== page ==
(Partnership Agreement at 2) (emphasis in original). Pursuant to the Partnership Agreement, Lyon purchased copier equipment from Illinois Paper, with a check dated December 12, 2008, for $510, 658.19. (Lyon SOF ¶ 3.) Then, pursuant to the Lease Agreement, the Village received the copier equipment (the record does not disclose, exactly, when or from whom) and began making payments shortly thereafter. Though the Partnership Agreement refers to the possibility that Lyon would present other “lease transactions” to Illinois Paper, it is undisputed that this was the only transaction Illinois Paper engaged in that involved Lyon.

         In September 2009, Village authorities determined that the Village lacked the power, under Illinois law, to have executed the Lease Agreement. (Village SOF ¶ 15.) Who made this determination, or what prompted it, is not disclosed in the record. The Village Board and manager initially believed that 65 ILCS § 5/11-76-6 provided the authority for the transaction. (See Letter from Sean Conway, Counsel for Village of Bensenville, to Troy Kepler, Law Dep't, Lyon Financial Services (Sept. 25, 2009), Ex. B. to Village SOF [237-1 at p. 13], at 1.) The statute, however, only provides authority for lease transactions “not to exceed 5 years . . . ., ” 65 ILCS § 5/11-76-6. Village officials concluded that the 72-month (six-year) term of the Lease Agreement exceeded the Village's authority under Illinois law. Sean Conway, the Village's attorney, notified one of Lyon's attorneys, Troy Kepler, of this opinion in September 2009. (Village SOF ¶ 15.) The attorneys for Lyon and the Village attempted to negotiate a legally enforceable reformation of the Lease Agreement until the following summer, but ultimately, Mr. Conway notified Mr. Kepler on June 1, 2010 that the Village intended to make no further payments after the July 2010 payment. (Village SOF ¶¶ 18-19.) The Village made a total of 19 payments of $9, 500.00 each, but did not make the payment due on August 27, 2010 or any payment thereafter. (Lyon SOF ¶ 6.) On August 25, 2010, Janet King, a Collateral Recovery Specialist at Lyon, notified the Village in a letter addressed to the Village's former manager, James Johnson, of Lyon's intent to recover the equipment (Village SOF ¶ 29), and shortly thereafter Lyon repossessed and resold the equipment for $18, 956.25. (Lyon SOF ¶ 7.) Lyon incurred $4, 296.00 in repossession fees, resulting in a net recovery of just $14, 660.25. (Id.)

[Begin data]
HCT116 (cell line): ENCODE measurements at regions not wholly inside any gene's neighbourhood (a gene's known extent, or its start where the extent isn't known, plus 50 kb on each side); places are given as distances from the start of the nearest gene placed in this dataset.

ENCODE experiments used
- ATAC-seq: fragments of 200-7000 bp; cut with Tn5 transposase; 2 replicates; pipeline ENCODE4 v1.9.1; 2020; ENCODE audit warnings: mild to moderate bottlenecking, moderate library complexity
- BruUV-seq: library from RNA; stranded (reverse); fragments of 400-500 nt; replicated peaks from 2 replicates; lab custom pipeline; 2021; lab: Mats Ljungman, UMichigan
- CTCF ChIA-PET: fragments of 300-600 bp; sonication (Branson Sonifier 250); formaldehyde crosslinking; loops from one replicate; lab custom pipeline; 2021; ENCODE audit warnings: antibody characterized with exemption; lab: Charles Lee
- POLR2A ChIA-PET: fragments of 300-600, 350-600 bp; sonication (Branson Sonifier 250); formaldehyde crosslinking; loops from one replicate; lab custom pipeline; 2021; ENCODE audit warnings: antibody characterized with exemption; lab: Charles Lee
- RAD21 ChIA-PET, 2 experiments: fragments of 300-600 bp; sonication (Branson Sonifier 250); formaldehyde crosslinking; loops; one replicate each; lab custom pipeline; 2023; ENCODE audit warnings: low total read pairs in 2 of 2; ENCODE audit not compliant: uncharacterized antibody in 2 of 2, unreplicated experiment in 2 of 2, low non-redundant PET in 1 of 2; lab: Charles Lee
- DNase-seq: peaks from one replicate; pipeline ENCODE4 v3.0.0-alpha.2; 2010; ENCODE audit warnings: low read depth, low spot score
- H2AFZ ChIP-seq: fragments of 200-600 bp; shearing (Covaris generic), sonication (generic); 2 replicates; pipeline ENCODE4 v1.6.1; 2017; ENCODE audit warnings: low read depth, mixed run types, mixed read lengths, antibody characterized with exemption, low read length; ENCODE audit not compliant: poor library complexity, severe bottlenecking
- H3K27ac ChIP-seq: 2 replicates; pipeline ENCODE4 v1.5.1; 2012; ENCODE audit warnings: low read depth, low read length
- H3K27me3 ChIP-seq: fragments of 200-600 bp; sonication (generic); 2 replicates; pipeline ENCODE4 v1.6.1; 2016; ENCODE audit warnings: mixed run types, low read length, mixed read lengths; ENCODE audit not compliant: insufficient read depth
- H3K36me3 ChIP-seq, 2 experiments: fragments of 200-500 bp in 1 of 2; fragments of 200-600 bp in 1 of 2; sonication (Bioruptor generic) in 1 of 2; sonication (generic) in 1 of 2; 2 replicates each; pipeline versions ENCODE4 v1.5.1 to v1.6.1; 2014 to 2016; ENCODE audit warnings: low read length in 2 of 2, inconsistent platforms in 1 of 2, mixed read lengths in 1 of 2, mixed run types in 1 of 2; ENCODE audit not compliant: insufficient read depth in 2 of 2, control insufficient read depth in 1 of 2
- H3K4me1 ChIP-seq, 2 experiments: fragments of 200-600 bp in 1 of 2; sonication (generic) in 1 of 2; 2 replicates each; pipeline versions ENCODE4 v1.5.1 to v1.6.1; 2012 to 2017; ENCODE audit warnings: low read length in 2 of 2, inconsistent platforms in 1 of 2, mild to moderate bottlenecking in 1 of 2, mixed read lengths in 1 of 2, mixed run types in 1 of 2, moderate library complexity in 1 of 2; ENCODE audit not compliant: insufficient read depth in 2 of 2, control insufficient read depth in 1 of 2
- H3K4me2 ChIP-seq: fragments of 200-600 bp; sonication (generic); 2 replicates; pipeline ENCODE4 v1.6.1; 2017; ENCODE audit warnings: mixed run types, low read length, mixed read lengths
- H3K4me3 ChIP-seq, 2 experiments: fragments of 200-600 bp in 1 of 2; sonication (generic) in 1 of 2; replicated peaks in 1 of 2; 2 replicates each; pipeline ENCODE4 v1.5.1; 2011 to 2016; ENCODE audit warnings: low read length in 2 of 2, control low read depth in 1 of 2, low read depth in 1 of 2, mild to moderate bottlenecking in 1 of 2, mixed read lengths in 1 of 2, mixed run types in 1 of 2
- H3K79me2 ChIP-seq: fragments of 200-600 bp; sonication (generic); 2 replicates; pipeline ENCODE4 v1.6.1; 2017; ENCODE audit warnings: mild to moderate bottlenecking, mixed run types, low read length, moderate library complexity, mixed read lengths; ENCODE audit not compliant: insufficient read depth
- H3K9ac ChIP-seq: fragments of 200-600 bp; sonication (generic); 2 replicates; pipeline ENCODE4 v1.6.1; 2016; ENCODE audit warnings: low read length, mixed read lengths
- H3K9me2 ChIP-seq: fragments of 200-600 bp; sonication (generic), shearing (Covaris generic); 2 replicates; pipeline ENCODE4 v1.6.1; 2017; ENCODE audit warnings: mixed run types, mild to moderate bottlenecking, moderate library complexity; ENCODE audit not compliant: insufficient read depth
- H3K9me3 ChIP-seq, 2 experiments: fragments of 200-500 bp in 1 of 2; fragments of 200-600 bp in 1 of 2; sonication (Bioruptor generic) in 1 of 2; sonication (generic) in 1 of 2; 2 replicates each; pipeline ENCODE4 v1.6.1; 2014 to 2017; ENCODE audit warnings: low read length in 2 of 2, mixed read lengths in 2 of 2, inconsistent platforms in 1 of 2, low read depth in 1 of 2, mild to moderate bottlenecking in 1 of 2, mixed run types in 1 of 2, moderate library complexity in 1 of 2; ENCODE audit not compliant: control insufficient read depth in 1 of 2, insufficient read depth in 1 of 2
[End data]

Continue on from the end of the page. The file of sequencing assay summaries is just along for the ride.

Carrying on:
Though the repossession letter from Lyon stated that it would hold the Village responsible for the deficiency under the Lease Agreement (see Village SOF ¶ 29), both Lyon and the Village adopted the position that the agreement was, in fact, unenforceable. (See Village SOF ¶ 30.) Sean Conway, the Village's attorney, confirmed the parties' positions in response to the repossession letter, notifying Ms. King that he had spoken with Lyon's attorney, Mr. Kepler, who represented that Lyon would not seek payment from the Village. (Letter from Sean Conway to Janet King (Sept. 2, 2010), Ex. B to Village SOF [237-1 at p. 21], at 1; see Village SOF ¶ 30.)

         Instead of contesting the Village's refusal to satisfy the obligation, Lyon turned to Illinois Paper, demanding enforcement of Illinois Paper's guarantee that the Lease Agreement with the Village was enforceable. Thus, in a letter dated July 19, 2010, another of Lyon's attorneys, Alex Darcy, demanded that Illinois Paper “repurchase” the Lease Agreement pursuant to the guarantee in the Partnership Agreement. (Letter from Alex Darcy, Counsel for Lyon, to Terry Yormark, President of Illinois Paper, Ex. F to Village SOF [237-1 at p. 40].) Ronald Panter, counsel for Illinois Paper, responded on August 5, 2010 that Illinois Paper would not repurchase the Lease Agreement for several reasons, one of which was that the demand was premature, as Lyon had neither sought nor received any judicial determination that the Lease Agreement was, in fact, unenforceable. (Letter from Ronald Panter to Alex Darcy, Ex. H to Village SOF [237-1 at p. 43], at 2.)

         II. Litigation history

         Lyon filed suit against Illinois Paper on November 2, 2010 for breach of contract. (Compl. [1].) Illinois Paper raised counterclaims of fraud, breach of fiduciary duty, and breach of contract, which Judge Hibbler-the judge initially assigned to this matter-dismissed. (May 4, 2011 Mem. Op. and Order [44].) Illinois Paper then moved for judgment on the pleadings, on the grounds that Illinois Paper's guarantee of the legal enforceability of the Lease Agreement could not form the basis of a breach of contract or breach of warranty claim under Illinois law because it was a representation of law, not fact. (Mot. for J. on Pleadings [45].) Judge Hibbler agreed and granted the motion. Lyon Fin. Servs., Inc. v. Illinois Paper & Copier Co., No. 10 CV 7064, 2012 WL 401493, at *2 (N.D. Ill. Feb. 6, 2012). Lyon appealed that decision, arguing that the court had erred in determining that Illinois law, rather than Minnesota law, applied to the Lease Agreement, and that a representation of law could form the basis of a breach of contract action. The Seventh Circuit agreed with Lyon that Minnesota law governs the Lease Agreement, Lyon Fin. Servs., Inc. v. Illinois Paper & Copier Co., 732 F.3d 755, 758-59 (7th Cir. 2013), but declined to decide whether the representation of law was actionable in breach of contract. Id. at 765-66. Instead, the court certified that question to the Minnesota Supreme Court. Id. at 767. The Minnesota Supreme Court answered in the affirmative, concluding that a representation of legal enforceability can be the basis for a breach of contract claim, even if the injured party did not rely on that representation. Lyon Fin. Servs., Inc. v. Illinois Paper & Copier Co., 848 N.W.2d 539, 545-46 (Minn. 2014). The Seventh Circuit accordingly reversed the judgment on the pleadings and remanded to this court. Lyon Fin. Servs., Inc. v. Illinois Paper & Copier Co., 577 F. App'x 606, 607 (7th Cir. 2014).